Ah, hockey in the summer, where things come to a grinding halt for about two months in between one long season and another. To fill the void we at Eye on Hockey thought it would be fun to make an all-time team for each of the 30 organizations in the NHL today.
The ground rules: The teams will consist of a center, two wings (regardless of which side), two defensemen and a goaltender. A player must have spent at least 200 games with a franchise to be considered. So Bobby Orr won't be on the Blackhawks' roster or Wayne Gretzky for St. Louis.
These days things are a bit rough in Calgary as the Flames have hit lean times and are finally going with the youthful approach, something perhaps a bit overdue. As a result it can be kind of easy to forget some of the strong teams the Flames have had over the years, having the unfortunate position of being at their best in the late 80s when the provincial rivals in Edmonton were playing pretty well too. It didn't stop the Flames from hoisting the Stanley Cup in 1989, however.
They had another little run in the mid-to-late 2000s that were highlighted by a Stanley Cup Final appearance in 2003-04 but surrounding a five-year run of reaching the playoffs every year, the Flames have been cold, missing the playoffs in the seven seasons before 2003-04 and then missing them in each of the past four seasons since 2008-09. It's not hard, then, to see why this all-time team comes from two specific eras in franchise history, the late 80s and the past decade.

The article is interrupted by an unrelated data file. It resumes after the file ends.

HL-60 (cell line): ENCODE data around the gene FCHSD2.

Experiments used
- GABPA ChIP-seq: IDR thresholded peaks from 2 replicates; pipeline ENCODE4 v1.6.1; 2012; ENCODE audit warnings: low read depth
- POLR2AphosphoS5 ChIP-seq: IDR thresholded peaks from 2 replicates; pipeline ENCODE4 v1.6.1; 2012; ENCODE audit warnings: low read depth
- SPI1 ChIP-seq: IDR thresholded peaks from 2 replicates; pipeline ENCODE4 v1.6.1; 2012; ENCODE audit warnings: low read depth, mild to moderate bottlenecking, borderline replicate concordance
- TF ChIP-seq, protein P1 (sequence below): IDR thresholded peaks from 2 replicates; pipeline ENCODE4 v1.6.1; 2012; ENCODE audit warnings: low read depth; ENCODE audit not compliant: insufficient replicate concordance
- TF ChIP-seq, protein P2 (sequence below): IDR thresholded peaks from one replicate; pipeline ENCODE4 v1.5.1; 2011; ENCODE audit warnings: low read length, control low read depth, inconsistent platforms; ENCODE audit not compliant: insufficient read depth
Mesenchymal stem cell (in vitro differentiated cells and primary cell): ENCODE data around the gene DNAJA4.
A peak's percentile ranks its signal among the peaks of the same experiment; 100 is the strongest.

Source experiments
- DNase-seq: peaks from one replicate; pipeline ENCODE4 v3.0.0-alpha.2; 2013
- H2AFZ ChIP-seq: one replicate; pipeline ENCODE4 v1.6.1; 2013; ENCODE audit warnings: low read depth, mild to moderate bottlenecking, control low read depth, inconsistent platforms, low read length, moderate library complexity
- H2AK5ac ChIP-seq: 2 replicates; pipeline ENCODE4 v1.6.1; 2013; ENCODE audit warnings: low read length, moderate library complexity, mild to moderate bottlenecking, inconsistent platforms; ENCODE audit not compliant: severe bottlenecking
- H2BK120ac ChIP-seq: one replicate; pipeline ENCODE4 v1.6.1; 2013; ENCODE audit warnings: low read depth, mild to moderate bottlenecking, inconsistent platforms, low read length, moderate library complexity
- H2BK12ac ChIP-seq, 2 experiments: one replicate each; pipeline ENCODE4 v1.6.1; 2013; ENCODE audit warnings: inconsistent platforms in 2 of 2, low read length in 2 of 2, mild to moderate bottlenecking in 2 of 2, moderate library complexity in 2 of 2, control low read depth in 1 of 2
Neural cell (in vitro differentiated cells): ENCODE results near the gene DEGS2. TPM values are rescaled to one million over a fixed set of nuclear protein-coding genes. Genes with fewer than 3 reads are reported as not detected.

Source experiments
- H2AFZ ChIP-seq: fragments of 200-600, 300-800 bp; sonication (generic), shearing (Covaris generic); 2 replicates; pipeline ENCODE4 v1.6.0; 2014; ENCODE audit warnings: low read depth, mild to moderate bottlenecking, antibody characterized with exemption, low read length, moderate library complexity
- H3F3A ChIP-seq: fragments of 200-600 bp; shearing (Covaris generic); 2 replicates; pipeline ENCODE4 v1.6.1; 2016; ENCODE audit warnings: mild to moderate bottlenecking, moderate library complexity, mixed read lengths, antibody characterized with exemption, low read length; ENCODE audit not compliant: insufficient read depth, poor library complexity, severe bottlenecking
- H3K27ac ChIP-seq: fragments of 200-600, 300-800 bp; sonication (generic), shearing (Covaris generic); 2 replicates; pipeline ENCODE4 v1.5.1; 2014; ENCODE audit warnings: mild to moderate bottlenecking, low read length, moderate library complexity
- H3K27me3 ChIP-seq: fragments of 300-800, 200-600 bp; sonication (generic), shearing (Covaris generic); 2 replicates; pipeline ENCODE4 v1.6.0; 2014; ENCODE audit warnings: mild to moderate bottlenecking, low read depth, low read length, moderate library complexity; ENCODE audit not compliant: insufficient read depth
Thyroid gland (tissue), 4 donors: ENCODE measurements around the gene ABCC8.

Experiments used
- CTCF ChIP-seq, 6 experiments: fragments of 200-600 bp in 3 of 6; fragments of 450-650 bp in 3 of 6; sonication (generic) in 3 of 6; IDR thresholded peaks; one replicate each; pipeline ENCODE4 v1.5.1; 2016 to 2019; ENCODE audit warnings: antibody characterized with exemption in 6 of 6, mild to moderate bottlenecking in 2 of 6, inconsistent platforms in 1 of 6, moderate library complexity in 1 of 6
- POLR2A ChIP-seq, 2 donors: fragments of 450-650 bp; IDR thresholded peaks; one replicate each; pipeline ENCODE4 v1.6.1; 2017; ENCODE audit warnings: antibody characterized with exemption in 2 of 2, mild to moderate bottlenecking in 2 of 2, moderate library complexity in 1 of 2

What you won't see here are many guys from the Flames' original days in Atlanta. While the Flames did have a little success in Atlanta, they were defined in Calgary. At least they brought the old Atlanta logo to Calgary in a way with the alternate captain patches on their sweater.
Before we begin, let me take this opportunity to bemoan the fact that I couldn't squeeze Lanny McDonald onto the team, the Flames had a couple of wingers that just couldn't be dismissed ahead of him. With that glorious mustache, that's a disappointment.
Instead of depriving of you of video of that mustache and Lanny dancing in a sweater because he missed the team, I'm taking that chance here. You're welcome.
Joe Nieuwendyk: Nieuwendyk bounced around a bit throughout his career but it all began in Calgary and that is where he had the longest stay of his career, playing 577 games with the Flames, close to half of his career total. It's also where he had the best seasons of his career, at least in terms of overall production.
Nieuwendyk won the Calder in 1987-88 with 51 goals and 92 points right out of the gate. He followed it up the next season when he had 51 goals again and added 10 more in the postseason as the Flames won their one and only Stanley Cup in franchise history (and another bonus McDonald appearance!).